I watched a great National Geographic Explorer that my TiVo caught for me and saw something my friend Erin often points to as being inspirationally cool.
There was a scientist who had a worked on proving a hypothesis about the origins of civilization for some fifteen years of his life. It was his life's work, and in the Peruvian desert, a recently discovered site of an early civilization, the oldest known evidence of a civilization in the Americas, his hypothesis totally collapsed. The evidence was convincing to him, and he not only graciously accepted it, but seemd truly excited by finding out that he was wrong.
I have seen this happen a few times, where a scientist, upon seeing convincing evidence, changes his position not with bitterness or resistance, but with zeal. How wonderful! I was wrong.
This is the spirit of scientific discovery. Many seem to get the idea that science is about cold facts, but it's so different. Discoveries are not won easily, and researchers in the field and in the lab both do a lot of raw number crunching and arduously slow exploration of minutiae. But ultimately, it is adventure and discovery that science is about, not being wrong or right.
I have thought many times about what is wrong with science as it is taught in lower education. None of the public teachers who taught me ever taught us about remaining skeptical until enough evidence can provide some kind of conclusions. I would guess that this is because skepticism, summarized by it's two word maxim "prove it"--is a dangerous thing to have as part of your worldview.
Dangerous? How could skepticism be considered dangerous? Simply because it is the antithesis of Faith, the basis for almost all religions. Teaching optimistic skepticism presents a threat to faith-based religions. (Zen Buddhism
comes out unscathed in this area--no faith required.) As soon as "prove it" comes into play, faith in God is on the table for inspection. That's still a taboo subject for public academia. Religion is off limits, protected by broad societal agreements that we don't talk about it.
But being truly conscious requires us to be able to look at our beliefs--personal or societal--and re-arrange them. When we do, we have breakthroughs that allow us to better understand our place in the universe. The Copernican view of the universe, where Earth is not at the universe's center, is now almost completely accepted, and it broadened the consciousness of our species by showing us more about how we exist. Darwin's theory of evolution has done the same (for those who accept it), just as Watson and Crick's discovery of the double-helix codestring of DNA has lead to the eventual realization that evolution is not even about individual species evolving but selfish genes competing to replicate themselves. Relativity has done some of the same, for those who understand it. And Quantum Theory has, too, but for even smaller intellectual circles.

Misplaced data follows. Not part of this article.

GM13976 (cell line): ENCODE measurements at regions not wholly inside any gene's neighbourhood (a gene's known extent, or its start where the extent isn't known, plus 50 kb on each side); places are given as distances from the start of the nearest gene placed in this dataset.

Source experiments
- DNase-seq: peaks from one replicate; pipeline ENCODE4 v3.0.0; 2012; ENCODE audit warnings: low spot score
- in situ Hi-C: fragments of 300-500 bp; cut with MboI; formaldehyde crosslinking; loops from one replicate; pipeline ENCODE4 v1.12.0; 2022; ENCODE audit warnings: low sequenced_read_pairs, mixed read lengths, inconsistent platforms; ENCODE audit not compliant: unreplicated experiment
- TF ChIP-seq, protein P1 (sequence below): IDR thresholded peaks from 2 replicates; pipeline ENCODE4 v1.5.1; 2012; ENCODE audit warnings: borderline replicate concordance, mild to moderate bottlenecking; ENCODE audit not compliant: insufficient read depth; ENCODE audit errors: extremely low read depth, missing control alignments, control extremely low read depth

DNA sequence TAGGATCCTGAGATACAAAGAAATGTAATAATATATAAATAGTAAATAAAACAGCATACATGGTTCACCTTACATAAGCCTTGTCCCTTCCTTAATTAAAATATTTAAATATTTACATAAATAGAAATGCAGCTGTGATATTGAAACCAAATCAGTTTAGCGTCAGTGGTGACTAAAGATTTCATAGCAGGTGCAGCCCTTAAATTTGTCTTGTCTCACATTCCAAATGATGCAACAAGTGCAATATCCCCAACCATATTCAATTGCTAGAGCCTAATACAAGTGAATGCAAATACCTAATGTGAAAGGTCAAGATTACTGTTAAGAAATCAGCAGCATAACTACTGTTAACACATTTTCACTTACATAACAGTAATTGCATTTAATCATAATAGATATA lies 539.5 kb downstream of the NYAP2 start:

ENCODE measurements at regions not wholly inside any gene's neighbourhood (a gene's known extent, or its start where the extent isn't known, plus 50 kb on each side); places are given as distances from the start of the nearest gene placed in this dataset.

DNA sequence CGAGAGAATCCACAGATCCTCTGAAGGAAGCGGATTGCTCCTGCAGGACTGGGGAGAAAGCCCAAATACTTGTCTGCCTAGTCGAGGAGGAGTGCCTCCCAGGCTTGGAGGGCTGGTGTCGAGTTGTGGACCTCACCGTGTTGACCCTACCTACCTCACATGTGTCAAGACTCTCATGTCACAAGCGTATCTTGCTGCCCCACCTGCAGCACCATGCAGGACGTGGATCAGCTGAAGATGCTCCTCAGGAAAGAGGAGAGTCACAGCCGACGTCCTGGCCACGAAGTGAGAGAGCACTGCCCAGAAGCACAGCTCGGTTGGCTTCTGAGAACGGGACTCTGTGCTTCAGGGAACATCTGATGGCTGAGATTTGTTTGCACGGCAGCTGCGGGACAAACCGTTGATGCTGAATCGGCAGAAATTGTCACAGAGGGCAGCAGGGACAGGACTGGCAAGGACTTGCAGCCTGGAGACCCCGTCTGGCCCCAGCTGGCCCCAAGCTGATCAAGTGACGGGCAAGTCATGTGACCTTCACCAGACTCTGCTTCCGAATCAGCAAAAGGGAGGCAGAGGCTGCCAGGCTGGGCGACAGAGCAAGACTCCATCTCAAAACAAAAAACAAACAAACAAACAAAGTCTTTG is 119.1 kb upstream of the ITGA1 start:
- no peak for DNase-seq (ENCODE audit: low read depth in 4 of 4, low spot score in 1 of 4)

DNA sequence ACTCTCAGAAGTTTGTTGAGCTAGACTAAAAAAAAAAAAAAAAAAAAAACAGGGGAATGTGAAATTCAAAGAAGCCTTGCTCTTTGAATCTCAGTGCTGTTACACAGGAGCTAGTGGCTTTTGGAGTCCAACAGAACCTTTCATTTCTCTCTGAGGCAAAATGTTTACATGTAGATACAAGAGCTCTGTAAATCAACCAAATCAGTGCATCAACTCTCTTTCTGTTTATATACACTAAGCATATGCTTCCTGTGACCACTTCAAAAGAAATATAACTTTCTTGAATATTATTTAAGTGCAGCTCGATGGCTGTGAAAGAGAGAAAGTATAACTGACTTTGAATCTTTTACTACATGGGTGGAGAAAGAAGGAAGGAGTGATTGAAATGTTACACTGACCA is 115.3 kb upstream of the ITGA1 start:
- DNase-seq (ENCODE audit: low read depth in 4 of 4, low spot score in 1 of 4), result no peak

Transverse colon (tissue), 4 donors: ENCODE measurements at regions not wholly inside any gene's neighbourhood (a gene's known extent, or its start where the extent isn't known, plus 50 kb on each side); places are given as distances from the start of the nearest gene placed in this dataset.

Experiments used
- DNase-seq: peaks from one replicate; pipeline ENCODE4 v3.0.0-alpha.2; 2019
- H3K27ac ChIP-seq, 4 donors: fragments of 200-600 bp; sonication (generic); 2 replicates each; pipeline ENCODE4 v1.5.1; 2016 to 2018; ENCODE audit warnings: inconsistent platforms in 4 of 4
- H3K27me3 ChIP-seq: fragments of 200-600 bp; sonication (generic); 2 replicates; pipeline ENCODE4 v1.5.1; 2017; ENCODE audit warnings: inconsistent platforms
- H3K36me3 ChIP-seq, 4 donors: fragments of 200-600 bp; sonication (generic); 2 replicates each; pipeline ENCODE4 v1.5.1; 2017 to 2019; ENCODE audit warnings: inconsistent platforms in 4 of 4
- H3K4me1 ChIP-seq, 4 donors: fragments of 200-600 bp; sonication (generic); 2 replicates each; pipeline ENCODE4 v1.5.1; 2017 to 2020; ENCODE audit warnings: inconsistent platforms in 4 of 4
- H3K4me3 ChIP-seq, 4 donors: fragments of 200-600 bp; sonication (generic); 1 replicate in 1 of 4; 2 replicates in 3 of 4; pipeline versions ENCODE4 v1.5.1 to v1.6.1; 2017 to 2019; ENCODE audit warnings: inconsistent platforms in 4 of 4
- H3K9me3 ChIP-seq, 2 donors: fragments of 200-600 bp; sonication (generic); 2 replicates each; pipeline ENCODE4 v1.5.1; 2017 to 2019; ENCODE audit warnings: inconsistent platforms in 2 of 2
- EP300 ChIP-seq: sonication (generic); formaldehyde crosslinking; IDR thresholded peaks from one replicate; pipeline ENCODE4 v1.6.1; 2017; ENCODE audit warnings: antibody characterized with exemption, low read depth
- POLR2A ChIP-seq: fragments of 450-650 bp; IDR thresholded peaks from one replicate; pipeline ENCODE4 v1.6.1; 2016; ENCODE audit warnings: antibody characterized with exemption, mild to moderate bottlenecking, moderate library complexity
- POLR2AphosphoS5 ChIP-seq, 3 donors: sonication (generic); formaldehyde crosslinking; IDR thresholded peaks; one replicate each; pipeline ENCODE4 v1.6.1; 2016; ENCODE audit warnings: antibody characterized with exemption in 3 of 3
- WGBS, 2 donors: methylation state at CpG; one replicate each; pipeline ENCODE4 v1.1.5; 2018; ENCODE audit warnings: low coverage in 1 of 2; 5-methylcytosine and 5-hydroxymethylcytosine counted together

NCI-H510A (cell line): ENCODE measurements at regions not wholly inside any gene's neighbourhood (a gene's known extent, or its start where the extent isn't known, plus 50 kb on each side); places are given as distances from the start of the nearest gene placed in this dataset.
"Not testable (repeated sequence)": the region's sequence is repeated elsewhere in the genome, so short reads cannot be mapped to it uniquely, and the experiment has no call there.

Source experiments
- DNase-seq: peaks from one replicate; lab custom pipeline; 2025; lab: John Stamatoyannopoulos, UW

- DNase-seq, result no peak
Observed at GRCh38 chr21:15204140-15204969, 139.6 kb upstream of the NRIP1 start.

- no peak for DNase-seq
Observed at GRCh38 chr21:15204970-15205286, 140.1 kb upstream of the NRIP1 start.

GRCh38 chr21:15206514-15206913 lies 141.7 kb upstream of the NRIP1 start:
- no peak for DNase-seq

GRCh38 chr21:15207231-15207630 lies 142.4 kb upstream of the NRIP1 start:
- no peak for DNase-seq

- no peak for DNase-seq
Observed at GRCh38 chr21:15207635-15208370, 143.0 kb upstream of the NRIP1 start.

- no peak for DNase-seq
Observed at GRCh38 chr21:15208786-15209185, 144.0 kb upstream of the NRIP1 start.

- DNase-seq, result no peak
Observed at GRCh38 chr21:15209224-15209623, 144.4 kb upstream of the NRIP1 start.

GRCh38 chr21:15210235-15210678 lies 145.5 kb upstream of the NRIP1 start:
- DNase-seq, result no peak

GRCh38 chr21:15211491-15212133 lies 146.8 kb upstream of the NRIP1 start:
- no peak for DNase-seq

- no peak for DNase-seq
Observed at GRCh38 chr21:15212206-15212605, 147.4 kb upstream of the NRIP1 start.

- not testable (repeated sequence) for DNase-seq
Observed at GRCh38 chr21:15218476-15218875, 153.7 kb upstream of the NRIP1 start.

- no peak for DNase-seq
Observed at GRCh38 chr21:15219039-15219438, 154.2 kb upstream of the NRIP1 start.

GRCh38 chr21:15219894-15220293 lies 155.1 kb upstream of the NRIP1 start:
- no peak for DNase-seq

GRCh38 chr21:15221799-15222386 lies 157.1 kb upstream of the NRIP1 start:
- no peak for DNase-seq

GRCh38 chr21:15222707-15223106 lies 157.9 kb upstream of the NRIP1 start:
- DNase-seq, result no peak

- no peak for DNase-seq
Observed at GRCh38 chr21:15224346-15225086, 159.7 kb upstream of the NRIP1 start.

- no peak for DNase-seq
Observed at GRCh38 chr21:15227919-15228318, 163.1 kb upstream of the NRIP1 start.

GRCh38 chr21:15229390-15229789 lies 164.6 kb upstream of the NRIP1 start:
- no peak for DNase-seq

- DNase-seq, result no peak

None of these great discoveries, each expanding our understanding of how we and the universe exist, would have been possible without questioning our assumptions and giving up some of our convictions. To not be able to lay down our beliefs and consider evidence that goes contrary to what we currently "know" is to live life not as a conscious being, but a partially-conscious being. To have subjects that are untouchable and unquestionable, whether enforced by strict taboos or by smug stubborness, is to surrender a fully conscious existence.
I postulate that humanity comes in two species, defined by their dominant memes
instead of their genes. There are those who are locked into unassailable ways of thought or simply bask in the simplicity of relative ignorance. And there are those who strive to understand more and relish in humanity's growing base of scientific knowledge. The divide between merely existing and behaving as humans have since the descent of our species and participating in scientific intellectualism is significant.
This sounds like an elitist view of the world, at least to me. Since I try to be part of the latter group, I have defined the parameters above to favor that which I value. But I think there is an cogent argument that having a world view that can adapt to the revelations of empirical evidence is a higher type of consciousness; a deeper way of understanding how we exist. To say that those who share this live more consciously indeed sounds elitist, but it's only elitist if you actually value consciousness. Being more conscious isn't better
relative to any kind of absolute. It's just better to me